Whether you’re viewing a stunning aerial video, or maybe watching a concert from the comfort of your own home, you have one piece of technology to thank – drones. Over the past few years, companies including Amazon and Alphabet have been refining this small piece of machinery in the hopes of one day utilizing it for easy transportation of various goods, among other services. Police departments have used them for crowded events to maintain public safety. And videographers have created remarkable shots for their passion projects. Whatever the use, drones provide a quicker and more efficient way to accomplish many of the arduous tasks humans have been doing for years. It is no wonder then why their prevalence has increased remarkably over the past years. Though we may be a few years off from seeing drones hovering above our houses with a recently ordered package, there are many attempting to get us there.
The Austin Texas Police Department (ADP) recognizes the convenience drones provide. Certified officers are already employing drones to monitor high-traffic public spaces while keeping themselves a safe distance away. Austin-based software company DroneSense agrees, citing even mundane tasks that could put someone at risk as reasoning for more societal drone integration. For example, a maintenance worker is required to inspect a radio tower – a chore made significantly less frightening by the use of drone technology. This is a slippery slope as some of the Austin public have pointed out. Illegal surveillance is practically effortless by way of drones, and the public isn’t too keen to have another watchful eye.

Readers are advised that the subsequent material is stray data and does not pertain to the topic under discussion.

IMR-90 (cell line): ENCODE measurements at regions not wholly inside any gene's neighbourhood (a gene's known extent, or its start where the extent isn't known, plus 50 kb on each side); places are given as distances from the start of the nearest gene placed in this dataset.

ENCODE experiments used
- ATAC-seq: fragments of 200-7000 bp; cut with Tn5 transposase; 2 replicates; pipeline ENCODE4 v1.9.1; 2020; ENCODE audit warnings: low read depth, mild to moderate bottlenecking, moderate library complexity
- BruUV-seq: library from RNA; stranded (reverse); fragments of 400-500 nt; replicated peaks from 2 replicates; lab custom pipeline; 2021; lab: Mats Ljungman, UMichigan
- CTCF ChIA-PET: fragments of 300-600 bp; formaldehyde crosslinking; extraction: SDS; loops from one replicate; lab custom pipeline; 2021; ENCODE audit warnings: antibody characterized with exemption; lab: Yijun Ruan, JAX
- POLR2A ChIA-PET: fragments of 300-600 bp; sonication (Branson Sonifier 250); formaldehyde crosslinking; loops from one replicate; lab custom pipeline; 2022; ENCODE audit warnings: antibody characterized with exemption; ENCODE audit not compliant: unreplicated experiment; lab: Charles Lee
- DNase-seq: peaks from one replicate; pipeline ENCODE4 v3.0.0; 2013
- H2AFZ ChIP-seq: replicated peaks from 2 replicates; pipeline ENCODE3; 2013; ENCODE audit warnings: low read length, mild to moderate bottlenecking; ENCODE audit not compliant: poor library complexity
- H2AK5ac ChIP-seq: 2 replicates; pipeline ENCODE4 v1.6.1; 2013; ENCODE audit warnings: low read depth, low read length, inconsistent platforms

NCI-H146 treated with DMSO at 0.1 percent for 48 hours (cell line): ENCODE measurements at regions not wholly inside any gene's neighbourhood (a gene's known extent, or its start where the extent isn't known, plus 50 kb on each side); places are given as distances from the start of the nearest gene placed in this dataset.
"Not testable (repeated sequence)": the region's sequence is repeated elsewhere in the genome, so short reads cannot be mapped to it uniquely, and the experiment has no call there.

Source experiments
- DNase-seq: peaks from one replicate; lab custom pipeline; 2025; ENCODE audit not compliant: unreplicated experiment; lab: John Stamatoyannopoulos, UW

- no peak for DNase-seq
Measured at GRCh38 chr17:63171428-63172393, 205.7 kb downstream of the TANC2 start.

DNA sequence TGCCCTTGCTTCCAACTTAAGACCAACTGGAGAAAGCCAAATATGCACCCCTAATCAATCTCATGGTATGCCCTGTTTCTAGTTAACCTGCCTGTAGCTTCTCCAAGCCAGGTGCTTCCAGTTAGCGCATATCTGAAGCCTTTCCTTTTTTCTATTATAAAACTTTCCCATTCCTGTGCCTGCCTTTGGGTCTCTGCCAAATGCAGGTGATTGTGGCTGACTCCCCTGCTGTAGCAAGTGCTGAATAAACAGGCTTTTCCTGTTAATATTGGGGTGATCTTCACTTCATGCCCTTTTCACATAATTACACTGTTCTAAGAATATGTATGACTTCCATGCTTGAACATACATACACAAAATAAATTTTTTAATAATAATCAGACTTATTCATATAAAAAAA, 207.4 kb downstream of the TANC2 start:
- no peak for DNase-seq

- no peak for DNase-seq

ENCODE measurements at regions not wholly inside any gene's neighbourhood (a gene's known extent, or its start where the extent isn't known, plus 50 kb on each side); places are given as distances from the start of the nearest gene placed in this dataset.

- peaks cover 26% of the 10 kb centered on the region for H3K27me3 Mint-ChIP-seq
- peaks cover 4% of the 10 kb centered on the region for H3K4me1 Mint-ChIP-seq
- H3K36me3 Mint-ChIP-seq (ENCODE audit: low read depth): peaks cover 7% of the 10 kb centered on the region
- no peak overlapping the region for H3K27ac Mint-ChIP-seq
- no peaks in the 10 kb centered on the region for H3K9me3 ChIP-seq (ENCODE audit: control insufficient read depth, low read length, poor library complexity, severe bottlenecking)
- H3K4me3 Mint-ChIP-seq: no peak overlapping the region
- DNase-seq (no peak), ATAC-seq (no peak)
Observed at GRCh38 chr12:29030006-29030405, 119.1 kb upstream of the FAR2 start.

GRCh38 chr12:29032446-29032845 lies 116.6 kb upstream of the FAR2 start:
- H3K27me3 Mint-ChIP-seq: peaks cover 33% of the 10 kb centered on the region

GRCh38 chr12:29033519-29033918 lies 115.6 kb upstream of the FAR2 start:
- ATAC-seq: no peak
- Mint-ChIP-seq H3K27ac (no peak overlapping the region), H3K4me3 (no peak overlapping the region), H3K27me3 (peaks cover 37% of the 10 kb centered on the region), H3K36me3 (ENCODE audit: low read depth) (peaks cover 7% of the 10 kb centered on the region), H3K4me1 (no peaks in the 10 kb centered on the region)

In another sector, drones are making waves for their speed and mobility. Alphabet’s drone company Wing recently announced it delivered 10,000 cups of coffee, 1,700 snack packs, and 1,200 roast chickens to customers in Logan, Australia, over the last year. The project, which allows users to order food and other miscellaneous items through an affiliated app, joins the ranks of Uber, Amazon, and UPS, who are all working towards delivery methods that take drivers out of the equation. To do so, however, you must break through the bureaucratic red tape and gain approval from the U.S. Federal Aviation Administration. Wing became the first to do so in 2019, with Amazon quickly following suit, attaining that stamp of approval in 2020 for their delivery service, Prime Air.
Prime Air may be a bad example given the operation has lost over 100 employees. Not everything in the drone business is optimistic. While the reasoning behind the lack of worker retention largely revolved around managerial incompetence, there are clues inside this mishap that point to future problems in drone delivery. Mainly, where will they set the packages down? Wing avoids this problem by literally dropping the packages in a secure location, even then certain drop-offs may be covered or inaccessible. Amazon has an even bigger hurdle given its aspirations to land drones in order to deliver packages.
Despite several complications, drone technology has made leaps and bounds and will likely continue to do so. Recent applications have seen improvements in the safety, speed, convenience, and productivity of several occupations. Drones have become critical to the function of various businesses and organizations. With this novel technology in the hands of some of the world’s smartest, the sky is the limit on what the future of drone technology will look like.